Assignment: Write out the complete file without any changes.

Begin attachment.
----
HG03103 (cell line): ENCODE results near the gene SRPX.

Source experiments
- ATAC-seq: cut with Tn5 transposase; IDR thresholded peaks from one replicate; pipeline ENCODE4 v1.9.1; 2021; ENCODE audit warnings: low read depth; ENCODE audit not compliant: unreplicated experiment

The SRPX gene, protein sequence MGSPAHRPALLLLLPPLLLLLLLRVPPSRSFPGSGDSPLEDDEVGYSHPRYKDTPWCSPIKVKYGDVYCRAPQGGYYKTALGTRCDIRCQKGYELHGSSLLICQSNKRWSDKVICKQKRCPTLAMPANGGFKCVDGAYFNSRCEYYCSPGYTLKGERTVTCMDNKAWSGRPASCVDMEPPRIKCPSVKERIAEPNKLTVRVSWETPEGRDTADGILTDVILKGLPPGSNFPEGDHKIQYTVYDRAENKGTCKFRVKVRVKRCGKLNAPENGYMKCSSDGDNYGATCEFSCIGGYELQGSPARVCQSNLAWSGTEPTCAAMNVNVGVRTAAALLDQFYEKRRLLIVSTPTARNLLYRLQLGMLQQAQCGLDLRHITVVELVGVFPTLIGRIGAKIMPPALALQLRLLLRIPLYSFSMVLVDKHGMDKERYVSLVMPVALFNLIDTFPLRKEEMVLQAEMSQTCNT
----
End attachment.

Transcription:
HG03103 (cell line): ENCODE results near the gene SRPX.

Source experiments
- ATAC-seq: cut with Tn5 transposase; IDR thresholded peaks from one replicate; pipeline ENCODE4 v1.9.1; 2021; ENCODE audit warnings: low read depth; ENCODE audit not compliant: unreplicated experiment

The SRPX gene, protein sequence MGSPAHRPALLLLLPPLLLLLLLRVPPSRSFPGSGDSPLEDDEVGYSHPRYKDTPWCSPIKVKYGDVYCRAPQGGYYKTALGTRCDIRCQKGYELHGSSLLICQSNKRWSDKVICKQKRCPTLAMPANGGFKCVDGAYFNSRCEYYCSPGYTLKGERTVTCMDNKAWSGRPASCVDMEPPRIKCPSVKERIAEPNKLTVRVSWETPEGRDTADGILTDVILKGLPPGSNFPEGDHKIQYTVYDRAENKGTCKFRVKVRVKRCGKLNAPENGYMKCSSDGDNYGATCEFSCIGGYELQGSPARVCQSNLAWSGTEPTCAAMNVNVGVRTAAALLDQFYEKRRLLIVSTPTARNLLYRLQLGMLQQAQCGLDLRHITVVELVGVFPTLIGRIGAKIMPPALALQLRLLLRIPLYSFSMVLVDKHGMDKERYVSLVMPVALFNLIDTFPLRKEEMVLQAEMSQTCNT